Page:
From new immunotherapy treatments to improved understanding of the genetic mechanisms of pediatric tumors, the past year has brought many important advances against childhood cancers. We sat down with Scott Armstrong, MD, PhD, chair of Pediatric Oncology at Dana-Farber Cancer Institute, to discuss some of these developments.
CAR T-Cell Therapy for Relapsed ALL
A CAR T-cell treatment, tisagenlecleucel (Kymriah), was approved by the U.S. Food and Drug Administration (FDA) for certain pediatric patients with a form of acute lymphoblastic leukemia (ALL) that is in a second or later relapse. Each dose of the CAR T-cell treatment is created using the patient’s own immune T cells, which are genetically modified in a laboratory to target leukemia cells. The modified cells are then returned to the patient to kill the cancer cells.
Understanding Genetic Differences Between Childhood and Adult Cancers
Comprehensive studies have revealed important genetic differences between childhood and adult cancers. These findings deepen the understanding of the genetic makeup of childhood cancer cells and could help bring new, more effective treatments to the clinic.
As a result, precision therapies for pediatric cancers must be further developed to now take into account these genetic differences, say researchers. The results also suggest that many pediatric cancers contain a DNA mutation that could potentially be targeted by precision drug therapy. Katherine Janeway, MD, is leading efforts at Dana-Farber to use this information to guide cancer therapy.
Identifying Childhood Cancer Predisposition Syndromes
Recent research studies suggest that at least 10 percent of children with cancer carry an inherited DNA mutation causing a cancer predisposition syndrome. As a result, the American Association for Cancer Research (AACR) published its first recommendations for screening and clinical care. Among the most common syndromes that cause an increased cancer risk are Li-Fraumeni syndrome, neurofibromatosis, Wilms tumor, GI cancer predisposition, leukemia predisposition, and others.
In some cases, children may have germline DNA testing to look for an inherited predisposition mutation because of a suggestive family history. The recommendations provide guidelines on when to initiate specific screening measures aimed at detecting tumors when they are small and more easily treated.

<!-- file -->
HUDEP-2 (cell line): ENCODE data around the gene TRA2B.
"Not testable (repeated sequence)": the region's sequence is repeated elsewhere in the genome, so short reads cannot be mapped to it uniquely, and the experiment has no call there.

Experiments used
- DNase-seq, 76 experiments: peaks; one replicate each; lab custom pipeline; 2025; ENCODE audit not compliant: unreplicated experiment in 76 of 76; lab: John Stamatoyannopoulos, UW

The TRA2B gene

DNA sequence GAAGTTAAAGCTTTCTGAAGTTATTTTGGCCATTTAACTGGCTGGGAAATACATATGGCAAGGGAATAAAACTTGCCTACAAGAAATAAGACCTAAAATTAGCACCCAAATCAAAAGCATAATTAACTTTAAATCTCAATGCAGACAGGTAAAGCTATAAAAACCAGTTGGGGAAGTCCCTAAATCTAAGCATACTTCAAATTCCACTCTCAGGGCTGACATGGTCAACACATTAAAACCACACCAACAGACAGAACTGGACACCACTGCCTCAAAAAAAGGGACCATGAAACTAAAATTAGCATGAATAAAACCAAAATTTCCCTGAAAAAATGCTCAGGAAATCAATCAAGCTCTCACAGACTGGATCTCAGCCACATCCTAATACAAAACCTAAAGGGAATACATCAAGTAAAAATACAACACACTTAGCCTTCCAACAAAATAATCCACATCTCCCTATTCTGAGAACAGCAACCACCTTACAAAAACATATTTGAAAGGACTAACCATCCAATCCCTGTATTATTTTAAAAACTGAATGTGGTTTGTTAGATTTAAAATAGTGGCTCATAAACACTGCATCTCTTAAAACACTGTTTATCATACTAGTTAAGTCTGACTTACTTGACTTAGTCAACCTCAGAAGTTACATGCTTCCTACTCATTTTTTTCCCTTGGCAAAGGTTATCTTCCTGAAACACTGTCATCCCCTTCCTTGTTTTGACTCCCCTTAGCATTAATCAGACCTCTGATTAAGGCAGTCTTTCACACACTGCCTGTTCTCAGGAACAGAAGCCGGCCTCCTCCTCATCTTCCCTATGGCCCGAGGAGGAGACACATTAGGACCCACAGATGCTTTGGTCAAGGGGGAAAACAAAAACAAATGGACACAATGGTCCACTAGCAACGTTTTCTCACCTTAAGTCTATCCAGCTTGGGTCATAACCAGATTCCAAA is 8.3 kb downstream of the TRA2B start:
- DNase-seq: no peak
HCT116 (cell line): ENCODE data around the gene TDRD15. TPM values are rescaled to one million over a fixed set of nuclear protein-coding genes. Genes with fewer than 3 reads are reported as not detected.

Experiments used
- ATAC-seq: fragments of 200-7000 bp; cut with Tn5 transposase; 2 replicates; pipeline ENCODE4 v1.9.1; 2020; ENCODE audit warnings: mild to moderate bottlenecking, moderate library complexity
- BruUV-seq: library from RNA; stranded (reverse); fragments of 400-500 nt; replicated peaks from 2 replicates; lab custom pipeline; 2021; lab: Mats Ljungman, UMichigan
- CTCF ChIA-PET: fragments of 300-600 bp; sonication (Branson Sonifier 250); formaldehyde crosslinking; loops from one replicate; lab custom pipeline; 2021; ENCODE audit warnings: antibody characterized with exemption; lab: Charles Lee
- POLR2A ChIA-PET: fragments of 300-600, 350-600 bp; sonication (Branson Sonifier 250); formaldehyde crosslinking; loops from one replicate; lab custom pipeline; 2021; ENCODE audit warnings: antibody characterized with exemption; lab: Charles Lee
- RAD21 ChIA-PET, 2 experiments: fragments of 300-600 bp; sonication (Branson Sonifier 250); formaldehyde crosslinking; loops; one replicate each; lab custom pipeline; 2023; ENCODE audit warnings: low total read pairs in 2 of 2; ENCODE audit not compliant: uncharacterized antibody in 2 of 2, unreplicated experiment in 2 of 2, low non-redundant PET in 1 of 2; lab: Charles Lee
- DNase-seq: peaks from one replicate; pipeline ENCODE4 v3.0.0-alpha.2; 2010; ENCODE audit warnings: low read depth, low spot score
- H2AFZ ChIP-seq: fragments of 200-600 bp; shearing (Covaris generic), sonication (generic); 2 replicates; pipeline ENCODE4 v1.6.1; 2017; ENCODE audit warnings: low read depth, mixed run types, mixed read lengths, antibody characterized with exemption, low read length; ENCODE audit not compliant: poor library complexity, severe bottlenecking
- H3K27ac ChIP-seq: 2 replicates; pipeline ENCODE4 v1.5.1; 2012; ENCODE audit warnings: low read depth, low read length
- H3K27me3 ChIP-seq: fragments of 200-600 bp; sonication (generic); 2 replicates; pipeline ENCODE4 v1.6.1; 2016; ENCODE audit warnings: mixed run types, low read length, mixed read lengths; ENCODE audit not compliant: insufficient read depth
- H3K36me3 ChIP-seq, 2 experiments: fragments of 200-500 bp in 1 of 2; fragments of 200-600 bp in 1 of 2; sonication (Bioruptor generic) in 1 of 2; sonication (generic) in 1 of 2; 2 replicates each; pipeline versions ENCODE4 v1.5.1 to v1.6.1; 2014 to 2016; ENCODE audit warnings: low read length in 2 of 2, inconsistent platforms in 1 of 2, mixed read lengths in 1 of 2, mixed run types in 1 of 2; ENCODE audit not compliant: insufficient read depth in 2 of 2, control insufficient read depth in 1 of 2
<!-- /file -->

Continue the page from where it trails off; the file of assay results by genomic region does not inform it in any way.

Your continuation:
Dana-Farber faculty lead research on how fusion oncoproteins—the accidental joining of two genes within a cell that causes the production of an abnormal protein—drive certain childhood cancers. Pioneering work by Armstrong over the past decade has revealed how rearrangements and fusions involving the MLL (mixed-lineage leukemia) gene and protein cause aggressive forms of leukemia with a poor prognosis.
More recently, Cigall Kadoch, PhD, and Kimberly Stegmaier, MD, have explored similar mechanisms underlying Ewing sarcoma and synovial sarcoma. Kadoch, Stegmaier, Armstrong and colleagues have been selected for funding from the federal Cancer Moonshot project to investigate fusion oncoproteins further and work toward developing therapies.
Another type of fusion protein, involving the neurotrophic tyrosine receptor kinase (NTRK) gene family, has been implicated in several adult and pediatric malignancies. Earlier this year, researchers including some from Dana-Farber/Boston Children’s Cancer and Blood Disorders Center reported that treating these cancers with an inhibitor of NTRK achieved dramatic responses, shrinking tumors in 75 to 80 percent of the patients.
Experimental Treatments for Relapsed or Refractory Neuroblastoma
Relapsed or refractory neuroblastoma in young patients is difficult to treat. However, a small clinical trial reported a 53 percent response rate – meaning tumors decreased partially or fully – in patients treated with a combination of irinotecan, temozolomide, dinutuximab and GMCSF. That response rate “is striking in this disease setting,” said the researchers in a report, adding that the combination should be studied in a larger clinical trial.